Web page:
Hunky Dory Review

Film Still
  • Hunky Dory film still


Director Marc Evans clearly knows what he's doing with a camera, but he fails to push the boat out here.

This purportedly comedic chronicle of a militantly daffy drama teacher (a game Minnie Driver) and her attempts to stage a rock opera version of 'The Tempest' in Swansea circa 1976 is a film that feels like it was concocted in some cavernous glass-and-steel boardroom located in the bowels of ‘WorldCorp Enterprises’.

You can visualise the boffins in their half-moon glasses at their blue sky brainstorming session where demographics, zeitgeists and box office forecasts are forged together like some convoluted equation. Yet the numbers just don’t add up. The film’s constituent parts range from The X-Factor and Hollyoaks to folksy mobile phone ads and the hideous working-class feelgood axis that runs from The Full Monty to Mamma Mia!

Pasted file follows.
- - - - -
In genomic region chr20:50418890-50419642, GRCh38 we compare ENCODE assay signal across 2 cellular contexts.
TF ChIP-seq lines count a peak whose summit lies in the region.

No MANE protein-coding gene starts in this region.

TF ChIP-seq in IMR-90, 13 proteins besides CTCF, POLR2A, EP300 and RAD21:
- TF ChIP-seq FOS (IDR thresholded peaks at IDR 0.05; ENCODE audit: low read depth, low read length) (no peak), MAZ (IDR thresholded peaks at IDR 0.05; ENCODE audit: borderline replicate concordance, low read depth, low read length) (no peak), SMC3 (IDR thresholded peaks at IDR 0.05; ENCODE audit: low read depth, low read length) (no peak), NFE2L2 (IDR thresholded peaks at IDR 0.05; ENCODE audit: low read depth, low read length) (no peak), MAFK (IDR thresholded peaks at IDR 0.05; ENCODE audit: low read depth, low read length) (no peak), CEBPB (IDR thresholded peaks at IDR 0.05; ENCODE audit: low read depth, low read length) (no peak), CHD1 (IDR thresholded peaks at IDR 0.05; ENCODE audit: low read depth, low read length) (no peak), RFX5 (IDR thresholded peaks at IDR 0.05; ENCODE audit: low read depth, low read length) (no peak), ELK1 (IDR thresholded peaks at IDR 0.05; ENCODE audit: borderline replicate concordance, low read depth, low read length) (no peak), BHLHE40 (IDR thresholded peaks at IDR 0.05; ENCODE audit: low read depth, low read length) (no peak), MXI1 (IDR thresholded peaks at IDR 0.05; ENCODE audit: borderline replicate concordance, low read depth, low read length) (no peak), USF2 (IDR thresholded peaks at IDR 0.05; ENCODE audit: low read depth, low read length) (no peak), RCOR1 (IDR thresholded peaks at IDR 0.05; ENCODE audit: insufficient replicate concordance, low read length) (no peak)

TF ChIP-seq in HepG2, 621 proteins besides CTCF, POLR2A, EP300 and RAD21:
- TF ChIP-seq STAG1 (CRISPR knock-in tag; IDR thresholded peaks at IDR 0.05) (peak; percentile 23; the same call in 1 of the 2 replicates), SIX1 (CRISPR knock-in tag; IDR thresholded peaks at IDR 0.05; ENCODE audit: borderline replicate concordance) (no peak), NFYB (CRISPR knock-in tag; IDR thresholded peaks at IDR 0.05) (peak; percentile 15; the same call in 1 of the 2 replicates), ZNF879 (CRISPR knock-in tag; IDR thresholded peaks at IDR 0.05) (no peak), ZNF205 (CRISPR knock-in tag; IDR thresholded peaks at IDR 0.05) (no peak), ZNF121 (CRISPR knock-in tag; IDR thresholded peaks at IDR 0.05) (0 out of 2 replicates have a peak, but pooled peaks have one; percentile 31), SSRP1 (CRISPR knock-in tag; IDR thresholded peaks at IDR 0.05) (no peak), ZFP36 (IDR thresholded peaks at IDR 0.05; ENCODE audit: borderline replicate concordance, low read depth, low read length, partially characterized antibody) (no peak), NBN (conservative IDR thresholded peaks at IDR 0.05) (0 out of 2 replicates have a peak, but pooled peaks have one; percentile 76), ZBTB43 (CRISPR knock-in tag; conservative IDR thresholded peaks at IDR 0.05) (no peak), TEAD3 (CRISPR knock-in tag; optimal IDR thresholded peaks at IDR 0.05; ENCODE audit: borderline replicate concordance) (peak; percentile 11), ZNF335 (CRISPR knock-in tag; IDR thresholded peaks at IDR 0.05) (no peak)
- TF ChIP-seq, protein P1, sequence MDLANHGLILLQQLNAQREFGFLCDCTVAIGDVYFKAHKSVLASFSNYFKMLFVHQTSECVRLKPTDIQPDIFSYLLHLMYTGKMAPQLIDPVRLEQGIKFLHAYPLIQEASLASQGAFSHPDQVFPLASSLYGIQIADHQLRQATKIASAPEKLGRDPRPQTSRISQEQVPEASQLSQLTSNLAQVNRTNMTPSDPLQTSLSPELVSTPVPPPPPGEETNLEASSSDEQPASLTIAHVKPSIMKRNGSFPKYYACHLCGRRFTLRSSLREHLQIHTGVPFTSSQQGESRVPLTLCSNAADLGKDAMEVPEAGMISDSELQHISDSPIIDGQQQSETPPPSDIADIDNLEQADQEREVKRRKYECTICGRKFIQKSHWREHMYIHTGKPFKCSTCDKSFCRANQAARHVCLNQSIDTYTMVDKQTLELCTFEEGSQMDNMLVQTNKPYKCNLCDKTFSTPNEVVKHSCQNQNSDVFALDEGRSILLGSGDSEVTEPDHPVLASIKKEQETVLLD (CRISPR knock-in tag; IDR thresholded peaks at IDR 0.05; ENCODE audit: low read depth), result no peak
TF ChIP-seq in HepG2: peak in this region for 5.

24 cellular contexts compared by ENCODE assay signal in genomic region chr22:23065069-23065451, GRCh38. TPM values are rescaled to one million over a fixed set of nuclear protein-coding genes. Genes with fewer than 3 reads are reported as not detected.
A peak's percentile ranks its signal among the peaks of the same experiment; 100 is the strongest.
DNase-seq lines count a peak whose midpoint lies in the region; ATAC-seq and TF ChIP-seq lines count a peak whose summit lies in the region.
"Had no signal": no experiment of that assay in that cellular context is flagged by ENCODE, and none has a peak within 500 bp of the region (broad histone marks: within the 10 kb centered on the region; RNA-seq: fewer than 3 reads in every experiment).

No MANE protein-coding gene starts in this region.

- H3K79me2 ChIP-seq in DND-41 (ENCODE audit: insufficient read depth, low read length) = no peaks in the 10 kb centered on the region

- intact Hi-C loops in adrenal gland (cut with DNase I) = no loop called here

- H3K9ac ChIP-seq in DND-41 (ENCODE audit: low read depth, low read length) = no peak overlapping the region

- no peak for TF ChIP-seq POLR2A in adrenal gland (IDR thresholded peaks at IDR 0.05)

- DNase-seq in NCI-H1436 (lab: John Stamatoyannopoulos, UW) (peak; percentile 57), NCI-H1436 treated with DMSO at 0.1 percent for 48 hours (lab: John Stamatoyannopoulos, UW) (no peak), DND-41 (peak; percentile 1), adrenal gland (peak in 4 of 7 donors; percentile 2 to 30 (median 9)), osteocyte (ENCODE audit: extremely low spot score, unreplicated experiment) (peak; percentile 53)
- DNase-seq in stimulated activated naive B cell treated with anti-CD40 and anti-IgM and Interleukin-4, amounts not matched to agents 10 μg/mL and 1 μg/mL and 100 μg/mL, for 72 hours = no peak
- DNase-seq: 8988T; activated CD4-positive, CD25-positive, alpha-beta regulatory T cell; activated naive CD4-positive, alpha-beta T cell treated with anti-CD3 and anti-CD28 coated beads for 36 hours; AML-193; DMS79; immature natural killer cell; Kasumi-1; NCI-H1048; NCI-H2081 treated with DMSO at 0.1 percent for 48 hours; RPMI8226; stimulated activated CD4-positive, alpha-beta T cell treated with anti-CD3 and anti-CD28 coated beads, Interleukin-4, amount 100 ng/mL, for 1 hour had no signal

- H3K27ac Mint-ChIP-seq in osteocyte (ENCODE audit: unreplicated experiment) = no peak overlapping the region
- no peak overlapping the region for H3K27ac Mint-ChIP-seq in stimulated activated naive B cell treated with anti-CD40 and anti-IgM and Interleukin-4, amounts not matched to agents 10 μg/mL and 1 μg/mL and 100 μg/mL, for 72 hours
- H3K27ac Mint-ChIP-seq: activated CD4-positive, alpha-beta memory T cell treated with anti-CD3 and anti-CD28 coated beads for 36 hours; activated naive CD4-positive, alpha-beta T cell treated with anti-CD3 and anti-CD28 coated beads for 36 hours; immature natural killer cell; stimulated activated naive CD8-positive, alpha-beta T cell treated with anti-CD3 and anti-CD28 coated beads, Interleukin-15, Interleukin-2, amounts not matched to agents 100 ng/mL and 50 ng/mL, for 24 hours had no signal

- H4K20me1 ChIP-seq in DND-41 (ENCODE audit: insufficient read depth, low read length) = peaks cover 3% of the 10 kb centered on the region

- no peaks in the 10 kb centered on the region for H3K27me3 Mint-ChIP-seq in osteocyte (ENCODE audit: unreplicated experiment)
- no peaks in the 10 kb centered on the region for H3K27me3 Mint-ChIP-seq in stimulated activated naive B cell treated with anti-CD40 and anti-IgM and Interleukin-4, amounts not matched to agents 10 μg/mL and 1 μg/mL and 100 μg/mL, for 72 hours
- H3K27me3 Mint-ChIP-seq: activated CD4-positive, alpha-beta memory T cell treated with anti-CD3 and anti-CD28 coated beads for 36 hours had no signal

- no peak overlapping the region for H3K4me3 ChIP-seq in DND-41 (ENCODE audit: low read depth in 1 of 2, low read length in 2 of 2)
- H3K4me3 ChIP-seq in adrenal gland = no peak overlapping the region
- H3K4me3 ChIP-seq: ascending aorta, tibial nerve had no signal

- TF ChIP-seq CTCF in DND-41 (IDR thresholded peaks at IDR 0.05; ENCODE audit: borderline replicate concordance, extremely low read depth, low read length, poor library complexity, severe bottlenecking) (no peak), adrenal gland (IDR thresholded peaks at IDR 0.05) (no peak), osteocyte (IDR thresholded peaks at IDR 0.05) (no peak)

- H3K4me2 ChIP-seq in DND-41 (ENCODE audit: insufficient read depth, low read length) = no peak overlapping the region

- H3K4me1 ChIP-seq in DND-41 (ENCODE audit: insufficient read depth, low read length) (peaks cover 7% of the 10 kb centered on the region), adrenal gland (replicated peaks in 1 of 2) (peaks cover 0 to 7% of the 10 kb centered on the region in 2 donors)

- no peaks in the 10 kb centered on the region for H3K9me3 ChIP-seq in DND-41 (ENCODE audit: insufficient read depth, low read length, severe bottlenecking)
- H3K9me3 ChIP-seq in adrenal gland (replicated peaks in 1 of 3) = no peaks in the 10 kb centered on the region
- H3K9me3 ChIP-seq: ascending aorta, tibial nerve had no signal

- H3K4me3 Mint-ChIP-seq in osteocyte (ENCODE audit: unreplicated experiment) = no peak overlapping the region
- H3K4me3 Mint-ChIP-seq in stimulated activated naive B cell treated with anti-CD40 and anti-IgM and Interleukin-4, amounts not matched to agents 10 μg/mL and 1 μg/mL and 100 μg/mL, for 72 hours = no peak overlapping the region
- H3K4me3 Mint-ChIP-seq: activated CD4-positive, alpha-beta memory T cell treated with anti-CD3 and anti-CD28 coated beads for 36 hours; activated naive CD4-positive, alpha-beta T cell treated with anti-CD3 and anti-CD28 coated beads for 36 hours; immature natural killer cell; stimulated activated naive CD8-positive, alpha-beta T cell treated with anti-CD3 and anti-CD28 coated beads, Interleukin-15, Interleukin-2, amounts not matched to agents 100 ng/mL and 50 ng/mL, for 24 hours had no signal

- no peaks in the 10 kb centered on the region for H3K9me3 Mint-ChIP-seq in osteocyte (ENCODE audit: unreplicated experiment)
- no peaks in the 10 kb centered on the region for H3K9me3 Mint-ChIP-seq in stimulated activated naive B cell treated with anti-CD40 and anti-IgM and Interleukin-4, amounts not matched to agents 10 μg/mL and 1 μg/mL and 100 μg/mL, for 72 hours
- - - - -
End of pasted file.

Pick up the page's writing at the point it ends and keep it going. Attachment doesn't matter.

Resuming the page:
There’s nothing wrong with the fact that it pushes extra-curricular activities as way of escaping the banal drudgery of small town life, but there appears to be two entirely separate films here. One of them offers a miscellany of conventional growing pains (bullying, burgeoning sexuality, drifting apart from old friends) and the other covers the needlessly scatty process of bringing a form of progressive, liberal expression into an institution that’s lorded over by pantomime reactionaries.

But the film’s revolutionary zeal is somewhat muted by the fact that it appears to be set in some kind of sun-blissed sci-fi dystopia (AKA the mid-'70s) where teachers think nothing of telling their pupils just how much they despise them.

Director Marc Evans, the director behind the still-amazing proto-Paranormal Activity stonker, My Little Eye, is clearly a guy who knows what he’s doing behind the camera. With Hunky Dory, it’s not so much that he isn’t pushing the boat out, it’s that he’s lying face-down on the beach surrounded by empty lager tins and half-eaten pork pies.

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